What Are Glaciers? - Definition, Types & Processes

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  • 0:07 What Are Glaciers?
  • 0:46 How Glaciers Move
  • 2:30 Two Types of Glaciers
  • 4:10 Landforms Created by Glaciers
  • 4:59 Lesson Summary
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Lesson Transcript
Instructor: Elizabeth Friedl

Elizabeth, a Licensed Massage Therapist, has a Master's in Zoology from North Carolina State, one in GIS from Florida State University, and a Bachelor's in Biology from Eastern Michigan University. She has taught college level Physical Science and Biology.

Learn about the two major types of glaciers: continental and alpine glaciers. These glaciers shape the landscape around them and affect our everyday lives, even if the nearest glacier is thousands of miles away.

What Are Glaciers?

Most of the earth is covered with water, and most of that is salty and in the oceans. In fact, about 97% of Earth's water is ocean water. The remaining 3% is fresh water, and two thirds of that is frozen in glaciers. Glaciers are large masses of ice that can take many forms, from huge sheets to jagged blocks of slow-moving ice and rock. For billions of years, glaciers have carved the earth's surface and fed rivers and oceans with water. Their presence is still felt even millions of years after melting away to create valleys, lakes and even mountains.

How Glaciers Move

Glaciers are formed from the accumulation of ice and snow. But in order for this to become a glacier, it has to move under its own weight. An accumulation of ice isn't considered a glacier until it starts moving. Once it does start moving, though, it acts like a giant plow that scrapes and scours the earth. As glaciers move across the land, they loosen and pick up rocks along the way, dragging them across the earth's surface and creating striations, which are just large scratches that are formed in the direction of glacial movement.

A glacier may move in two ways. Internal flow is when the pressure and gravity on the ice in a glacier cause it to move downhill. This movement is like pushing a deck of cards from one side. As you push the deck of cards, the base of the deck moves very little, because it is in contact with the table, and there is more friction here. Conversely, the cards at the top of the deck move faster, because there's less friction. Basal sliding is when an entire glacier moves because its base is slightly melted. Instead of mostly internal movement, the bottom of the glacier slides downhill as well. This makes the glacier able to move much like an ice cube is able to glide across a table if it is pushed.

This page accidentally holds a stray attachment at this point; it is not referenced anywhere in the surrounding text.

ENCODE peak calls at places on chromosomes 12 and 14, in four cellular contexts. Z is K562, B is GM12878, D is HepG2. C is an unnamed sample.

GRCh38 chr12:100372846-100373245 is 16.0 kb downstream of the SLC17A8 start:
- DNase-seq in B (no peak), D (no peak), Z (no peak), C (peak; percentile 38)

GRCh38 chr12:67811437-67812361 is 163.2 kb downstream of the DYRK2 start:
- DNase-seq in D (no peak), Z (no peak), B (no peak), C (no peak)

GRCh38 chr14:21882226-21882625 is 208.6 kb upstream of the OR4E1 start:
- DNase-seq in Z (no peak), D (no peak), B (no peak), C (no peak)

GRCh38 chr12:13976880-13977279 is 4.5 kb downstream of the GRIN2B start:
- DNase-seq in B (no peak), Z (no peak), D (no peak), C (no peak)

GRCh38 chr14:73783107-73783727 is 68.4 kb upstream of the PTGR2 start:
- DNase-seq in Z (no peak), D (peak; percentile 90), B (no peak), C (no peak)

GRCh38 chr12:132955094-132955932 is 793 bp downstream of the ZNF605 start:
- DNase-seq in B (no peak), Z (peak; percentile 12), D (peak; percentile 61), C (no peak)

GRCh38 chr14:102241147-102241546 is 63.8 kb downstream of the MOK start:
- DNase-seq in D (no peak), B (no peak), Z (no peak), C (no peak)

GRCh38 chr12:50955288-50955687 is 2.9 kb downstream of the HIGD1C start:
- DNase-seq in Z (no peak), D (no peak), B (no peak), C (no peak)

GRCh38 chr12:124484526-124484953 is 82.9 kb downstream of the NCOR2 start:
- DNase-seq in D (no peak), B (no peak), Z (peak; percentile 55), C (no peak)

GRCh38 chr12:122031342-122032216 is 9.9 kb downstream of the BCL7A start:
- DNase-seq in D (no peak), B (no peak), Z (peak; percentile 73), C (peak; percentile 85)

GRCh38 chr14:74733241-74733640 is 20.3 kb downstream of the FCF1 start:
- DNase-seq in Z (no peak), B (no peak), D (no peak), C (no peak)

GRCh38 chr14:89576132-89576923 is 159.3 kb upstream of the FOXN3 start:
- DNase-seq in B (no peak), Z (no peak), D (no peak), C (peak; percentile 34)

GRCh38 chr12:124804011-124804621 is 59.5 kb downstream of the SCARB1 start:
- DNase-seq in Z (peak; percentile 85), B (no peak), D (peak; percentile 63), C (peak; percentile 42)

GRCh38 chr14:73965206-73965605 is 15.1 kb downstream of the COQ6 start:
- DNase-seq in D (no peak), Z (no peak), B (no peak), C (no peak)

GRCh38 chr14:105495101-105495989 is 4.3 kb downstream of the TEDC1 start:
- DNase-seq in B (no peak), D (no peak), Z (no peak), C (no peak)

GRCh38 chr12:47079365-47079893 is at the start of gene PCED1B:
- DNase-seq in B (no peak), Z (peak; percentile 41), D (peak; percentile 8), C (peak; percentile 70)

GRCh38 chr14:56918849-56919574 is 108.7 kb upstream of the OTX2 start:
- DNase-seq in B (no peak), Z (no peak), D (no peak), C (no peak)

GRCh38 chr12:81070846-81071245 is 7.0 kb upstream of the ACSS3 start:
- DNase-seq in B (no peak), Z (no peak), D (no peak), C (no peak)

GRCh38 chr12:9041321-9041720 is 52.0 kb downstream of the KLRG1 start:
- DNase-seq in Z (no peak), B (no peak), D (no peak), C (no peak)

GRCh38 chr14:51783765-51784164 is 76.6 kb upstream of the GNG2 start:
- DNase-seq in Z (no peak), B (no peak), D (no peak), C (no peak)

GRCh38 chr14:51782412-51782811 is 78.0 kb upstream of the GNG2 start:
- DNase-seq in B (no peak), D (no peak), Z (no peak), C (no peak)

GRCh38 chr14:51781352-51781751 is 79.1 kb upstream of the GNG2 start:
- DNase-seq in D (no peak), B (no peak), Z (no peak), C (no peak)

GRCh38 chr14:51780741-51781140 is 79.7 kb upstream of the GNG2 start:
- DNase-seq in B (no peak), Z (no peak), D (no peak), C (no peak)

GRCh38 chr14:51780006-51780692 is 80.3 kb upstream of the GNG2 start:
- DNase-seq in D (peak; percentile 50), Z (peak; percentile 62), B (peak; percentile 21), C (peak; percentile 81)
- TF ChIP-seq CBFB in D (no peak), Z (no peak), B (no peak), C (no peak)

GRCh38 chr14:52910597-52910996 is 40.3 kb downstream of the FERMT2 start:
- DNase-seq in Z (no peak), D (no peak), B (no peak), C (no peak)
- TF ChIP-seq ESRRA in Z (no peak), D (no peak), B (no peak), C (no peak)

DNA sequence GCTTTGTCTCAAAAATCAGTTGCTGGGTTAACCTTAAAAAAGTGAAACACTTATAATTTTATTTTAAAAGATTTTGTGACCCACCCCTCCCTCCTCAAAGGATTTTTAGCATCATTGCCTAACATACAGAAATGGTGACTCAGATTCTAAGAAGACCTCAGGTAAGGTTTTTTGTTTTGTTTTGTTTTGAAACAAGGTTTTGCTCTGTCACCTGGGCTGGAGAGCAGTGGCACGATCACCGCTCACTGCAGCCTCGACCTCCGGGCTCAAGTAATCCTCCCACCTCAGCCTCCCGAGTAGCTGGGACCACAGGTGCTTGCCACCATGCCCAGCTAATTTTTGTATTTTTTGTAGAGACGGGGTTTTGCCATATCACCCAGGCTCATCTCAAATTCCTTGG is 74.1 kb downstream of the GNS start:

Even though glaciers are moving, trying to watch this movement would be like trying to watch grass grow. Most move only a few feet or inches each day, though some glaciers have been known to move as fast as 50 meters in a single day; this is about 160 feet, or about the equivalent in length of 16 minivans.

The Two Types of Glaciers

Continental glaciers are also known as ice sheets because they envelop everything in sight with a layer of - you guessed it - ice. These are the kind of massive, all-consuming glaciers that might bring to mind images of ice ages and polar bears, and they currently cover the earth's poles and very cold places, like Greenland. Because they are so massive, continental glaciers smooth the earth's surface as they move. The markings they leave behind are not very obvious, but since continental glaciers cover such large pieces of land, scientists can use the striations left behind to study how continents used to be linked together.

Alpine glaciers are created from the densely packed snow and ice found on top of mountains as well as in the valleys between them. Once alpine glaciers begin their downhill descent, they start their slow-moving havoc on the terrain around them.

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